In Australia, only 16 per cent of STEM graduates are women. A Deakin University/Victorian Government forum has progressed the conversation on how government, universities, schools and industry networks can attract and improve support for women working in STEM.
There are multiple challenges in attracting women to pursue careers in science, technology, engineering and maths (STEM). One is an image problem. If you type ‘science’ into Google Images, you’ll find a myriad of test tubes and light bulbs, and a few photos of space. If you ask children to draw a scientist, they’ll draw a man in a lab coat. These stereotypes feed community perceptions of STEM.
“Many of our best brains don’t choose science or research,” said Ravneet Pawha, CEO of Deakin South Asia and Deputy Vice President – Global, who opened the bilateral forum at Deakin Downtown, with India facing even greater STEM gender inequity than Australia.
“This forum is part of a wider program to drive gender equity and diversity,” said Deakin’s Deputy Vice-Chancellor Research Professor Julie Owens.
“We know it’s not easy. It requires systemic, organisational and society-wide effort. In the life sciences, half the PhD graduates are female, but less than one in five proceed to senior levels. In physics, maths and engineering, we can’t persuade women to enter these courses.
“The number of women in these subjects has declined since the 1990s. We need to recognise the structural and societal disincentives more broadly and share the opportunities and benefits of diversity for staff, students and communities in India and Australia.”
The forum was attended by representatives from academia, business, government, schools and others seeking solutions to the gender imbalance in STEM. Panellists included representatives from Deakin, Microsoft, Tata Consultancy, the Australian Academy of Technology and Engineering, BrainSTEM and Melbourne Girls’ College, amongst others.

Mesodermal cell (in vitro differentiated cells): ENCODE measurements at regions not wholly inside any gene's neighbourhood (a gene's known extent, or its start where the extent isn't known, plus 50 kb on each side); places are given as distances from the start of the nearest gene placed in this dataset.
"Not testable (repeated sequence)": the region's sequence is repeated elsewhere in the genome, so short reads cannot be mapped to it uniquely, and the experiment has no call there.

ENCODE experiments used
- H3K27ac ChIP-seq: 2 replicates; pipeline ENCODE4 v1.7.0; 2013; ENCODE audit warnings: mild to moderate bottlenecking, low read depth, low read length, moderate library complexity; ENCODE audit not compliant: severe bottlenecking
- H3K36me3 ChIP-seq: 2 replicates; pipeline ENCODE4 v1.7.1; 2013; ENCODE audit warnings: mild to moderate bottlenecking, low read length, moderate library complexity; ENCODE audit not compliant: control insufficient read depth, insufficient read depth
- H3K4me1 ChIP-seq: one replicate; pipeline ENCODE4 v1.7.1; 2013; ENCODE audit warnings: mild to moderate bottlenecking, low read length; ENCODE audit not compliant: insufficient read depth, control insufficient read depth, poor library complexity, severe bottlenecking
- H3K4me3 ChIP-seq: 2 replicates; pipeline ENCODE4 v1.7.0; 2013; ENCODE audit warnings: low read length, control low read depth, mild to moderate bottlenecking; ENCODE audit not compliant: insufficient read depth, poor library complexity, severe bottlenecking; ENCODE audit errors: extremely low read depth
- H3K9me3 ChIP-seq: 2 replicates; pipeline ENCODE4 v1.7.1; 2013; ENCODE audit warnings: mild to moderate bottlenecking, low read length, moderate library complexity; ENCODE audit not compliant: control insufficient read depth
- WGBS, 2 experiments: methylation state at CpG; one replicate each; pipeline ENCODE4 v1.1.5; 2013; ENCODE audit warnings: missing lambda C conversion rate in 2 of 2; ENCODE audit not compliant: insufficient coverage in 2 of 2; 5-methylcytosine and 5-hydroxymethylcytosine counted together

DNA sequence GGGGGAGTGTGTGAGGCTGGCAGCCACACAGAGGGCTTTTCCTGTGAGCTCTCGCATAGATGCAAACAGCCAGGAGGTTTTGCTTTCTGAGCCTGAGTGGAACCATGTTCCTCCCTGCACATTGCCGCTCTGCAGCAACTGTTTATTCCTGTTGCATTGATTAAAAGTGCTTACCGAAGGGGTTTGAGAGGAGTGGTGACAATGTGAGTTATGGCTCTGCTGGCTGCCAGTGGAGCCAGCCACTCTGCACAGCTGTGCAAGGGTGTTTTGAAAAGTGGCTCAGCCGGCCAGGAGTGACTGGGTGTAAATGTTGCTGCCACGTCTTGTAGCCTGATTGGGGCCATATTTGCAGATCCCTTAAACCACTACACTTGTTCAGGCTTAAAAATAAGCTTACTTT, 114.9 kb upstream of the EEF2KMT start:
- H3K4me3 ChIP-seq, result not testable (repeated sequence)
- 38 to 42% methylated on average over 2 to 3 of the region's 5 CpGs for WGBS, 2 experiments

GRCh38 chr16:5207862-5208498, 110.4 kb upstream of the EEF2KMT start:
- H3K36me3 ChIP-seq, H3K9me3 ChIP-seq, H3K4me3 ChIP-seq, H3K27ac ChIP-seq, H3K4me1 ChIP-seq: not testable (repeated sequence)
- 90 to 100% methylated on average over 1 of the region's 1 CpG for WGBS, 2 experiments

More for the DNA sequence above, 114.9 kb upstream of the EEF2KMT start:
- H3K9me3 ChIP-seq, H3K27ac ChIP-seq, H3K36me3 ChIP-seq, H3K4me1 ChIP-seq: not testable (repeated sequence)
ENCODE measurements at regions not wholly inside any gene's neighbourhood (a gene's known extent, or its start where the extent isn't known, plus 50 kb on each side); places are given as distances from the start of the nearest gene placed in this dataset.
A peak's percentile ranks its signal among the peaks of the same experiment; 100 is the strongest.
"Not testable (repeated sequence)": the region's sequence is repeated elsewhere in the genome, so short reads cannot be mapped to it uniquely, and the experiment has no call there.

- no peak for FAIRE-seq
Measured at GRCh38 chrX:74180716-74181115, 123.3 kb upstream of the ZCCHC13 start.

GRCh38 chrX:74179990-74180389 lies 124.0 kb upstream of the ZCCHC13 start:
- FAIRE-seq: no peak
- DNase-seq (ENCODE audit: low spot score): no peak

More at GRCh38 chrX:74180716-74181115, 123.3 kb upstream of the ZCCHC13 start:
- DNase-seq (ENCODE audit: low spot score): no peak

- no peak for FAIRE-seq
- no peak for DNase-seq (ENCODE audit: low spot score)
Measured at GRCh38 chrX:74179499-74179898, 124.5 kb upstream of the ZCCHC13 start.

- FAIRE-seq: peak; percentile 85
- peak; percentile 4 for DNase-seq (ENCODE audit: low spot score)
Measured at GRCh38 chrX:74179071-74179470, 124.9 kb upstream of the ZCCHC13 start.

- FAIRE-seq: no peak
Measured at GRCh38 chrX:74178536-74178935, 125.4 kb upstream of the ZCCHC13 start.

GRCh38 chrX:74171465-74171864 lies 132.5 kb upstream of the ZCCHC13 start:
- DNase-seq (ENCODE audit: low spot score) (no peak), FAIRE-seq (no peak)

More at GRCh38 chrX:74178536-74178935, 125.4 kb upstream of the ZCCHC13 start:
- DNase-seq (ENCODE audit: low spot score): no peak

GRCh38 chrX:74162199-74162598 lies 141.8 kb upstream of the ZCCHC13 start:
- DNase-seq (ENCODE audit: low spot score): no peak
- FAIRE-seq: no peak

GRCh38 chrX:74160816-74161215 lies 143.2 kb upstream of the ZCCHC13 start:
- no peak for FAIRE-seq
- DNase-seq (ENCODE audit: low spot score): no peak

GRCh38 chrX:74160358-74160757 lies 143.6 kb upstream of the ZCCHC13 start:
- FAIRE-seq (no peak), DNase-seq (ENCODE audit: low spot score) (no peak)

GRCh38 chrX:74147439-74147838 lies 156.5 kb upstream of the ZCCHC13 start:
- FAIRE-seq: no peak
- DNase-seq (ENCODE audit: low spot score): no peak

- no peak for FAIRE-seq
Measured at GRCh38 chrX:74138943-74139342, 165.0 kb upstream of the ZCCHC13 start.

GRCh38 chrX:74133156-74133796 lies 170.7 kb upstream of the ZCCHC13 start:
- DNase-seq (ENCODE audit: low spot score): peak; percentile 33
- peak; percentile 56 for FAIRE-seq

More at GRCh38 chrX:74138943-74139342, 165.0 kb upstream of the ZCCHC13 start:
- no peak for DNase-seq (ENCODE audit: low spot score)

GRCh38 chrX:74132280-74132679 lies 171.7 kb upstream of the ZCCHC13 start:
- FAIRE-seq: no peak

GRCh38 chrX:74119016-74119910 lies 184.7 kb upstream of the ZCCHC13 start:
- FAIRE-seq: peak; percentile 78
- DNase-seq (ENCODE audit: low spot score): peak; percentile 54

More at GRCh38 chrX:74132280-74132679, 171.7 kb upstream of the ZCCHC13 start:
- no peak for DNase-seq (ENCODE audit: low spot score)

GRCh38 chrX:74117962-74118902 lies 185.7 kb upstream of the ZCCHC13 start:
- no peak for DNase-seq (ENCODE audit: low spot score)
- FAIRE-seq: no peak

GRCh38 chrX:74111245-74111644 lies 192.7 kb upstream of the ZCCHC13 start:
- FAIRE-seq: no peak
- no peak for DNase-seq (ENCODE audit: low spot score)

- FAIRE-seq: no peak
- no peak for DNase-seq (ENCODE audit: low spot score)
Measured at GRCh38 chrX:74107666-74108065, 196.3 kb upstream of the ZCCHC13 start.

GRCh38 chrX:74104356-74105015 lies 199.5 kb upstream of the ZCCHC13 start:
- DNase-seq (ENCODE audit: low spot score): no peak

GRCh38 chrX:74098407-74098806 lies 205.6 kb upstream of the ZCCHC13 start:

At the forum, Deakin education expert Associate Professor Radhika Gorur observed, “it’s partly about science identity and the way science sees itself.” Deakin Vice-Chancellor Professor Jane den Hollander AO agreed.
“It’s how we normalise science, and make it not ‘other’. All areas of society benefit from diverse viewpoints, expertise and life experience,” Professor den Hollander said.
“Probably the most significant issue for us is to address gender bias and stereotypes, and we need to address the leaky pipeline.”
The world’s STEM workforce needs can’t be met by only 50 per cent of the population. The economic imperative for greater female participation in STEM is overwhelming. According to Pricewaterhouse Coopers, upskilling just one per cent of the Australian workforce into STEM roles would add $57 billion to Australia’s gross domestic product over 20 years.
Professor Owens noted that the business case for balance is not a contested issue.
“We all know having women in STEM work is better, and research shows that they are more successful in start-ups,” she said.
Keynote speaker at the forum, Victoria’s Lead Scientist Dr Amanda Caples, said there are multiple decision points for women when choosing their career paths that appear at primary school, secondary school, tertiary education, and later stages of life, after women may have had children.
“Our careers are the result of multiple reactions over time. Improving women’s STEM involvement is about sustaining them and having different support systems,” she said.